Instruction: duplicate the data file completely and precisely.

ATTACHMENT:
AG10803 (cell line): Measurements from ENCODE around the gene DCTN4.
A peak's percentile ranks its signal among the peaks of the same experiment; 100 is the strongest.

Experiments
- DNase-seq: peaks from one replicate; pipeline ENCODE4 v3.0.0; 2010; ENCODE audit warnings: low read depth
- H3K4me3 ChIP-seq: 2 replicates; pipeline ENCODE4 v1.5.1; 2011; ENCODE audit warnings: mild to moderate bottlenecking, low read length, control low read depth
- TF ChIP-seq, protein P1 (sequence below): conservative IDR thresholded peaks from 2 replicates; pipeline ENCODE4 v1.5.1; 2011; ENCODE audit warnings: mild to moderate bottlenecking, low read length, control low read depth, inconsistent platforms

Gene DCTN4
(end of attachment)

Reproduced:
AG10803 (cell line): Measurements from ENCODE around the gene DCTN4.
A peak's percentile ranks its signal among the peaks of the same experiment; 100 is the strongest.

Experiments
- DNase-seq: peaks from one replicate; pipeline ENCODE4 v3.0.0; 2010; ENCODE audit warnings: low read depth
- H3K4me3 ChIP-seq: 2 replicates; pipeline ENCODE4 v1.5.1; 2011; ENCODE audit warnings: mild to moderate bottlenecking, low read length, control low read depth
- TF ChIP-seq, protein P1 (sequence below): conservative IDR thresholded peaks from 2 replicates; pipeline ENCODE4 v1.5.1; 2011; ENCODE audit warnings: mild to moderate bottlenecking, low read length, control low read depth, inconsistent platforms

Gene DCTN4